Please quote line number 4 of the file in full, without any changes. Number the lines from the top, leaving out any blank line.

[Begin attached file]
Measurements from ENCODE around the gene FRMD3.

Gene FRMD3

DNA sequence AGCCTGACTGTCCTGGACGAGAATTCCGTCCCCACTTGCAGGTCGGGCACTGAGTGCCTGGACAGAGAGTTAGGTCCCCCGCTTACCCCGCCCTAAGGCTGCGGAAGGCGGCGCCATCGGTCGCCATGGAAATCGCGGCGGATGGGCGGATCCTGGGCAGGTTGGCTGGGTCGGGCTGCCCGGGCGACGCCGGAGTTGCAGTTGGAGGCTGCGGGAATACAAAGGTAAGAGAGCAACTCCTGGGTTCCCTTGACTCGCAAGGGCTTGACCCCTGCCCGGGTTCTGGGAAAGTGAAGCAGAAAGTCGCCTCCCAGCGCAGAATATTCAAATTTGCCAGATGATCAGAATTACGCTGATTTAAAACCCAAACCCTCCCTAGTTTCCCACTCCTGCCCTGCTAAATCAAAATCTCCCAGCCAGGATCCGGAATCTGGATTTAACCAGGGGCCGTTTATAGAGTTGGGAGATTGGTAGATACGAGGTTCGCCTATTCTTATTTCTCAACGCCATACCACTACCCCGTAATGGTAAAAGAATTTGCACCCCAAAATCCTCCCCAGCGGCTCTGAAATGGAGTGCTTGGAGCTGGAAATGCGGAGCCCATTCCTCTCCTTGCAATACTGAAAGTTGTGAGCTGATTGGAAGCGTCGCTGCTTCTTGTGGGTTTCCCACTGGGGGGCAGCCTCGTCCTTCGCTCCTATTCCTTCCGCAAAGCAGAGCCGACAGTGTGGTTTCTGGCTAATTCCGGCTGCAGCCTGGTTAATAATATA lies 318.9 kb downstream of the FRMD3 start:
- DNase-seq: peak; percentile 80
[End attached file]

- DNase-seq: peak; percentile 80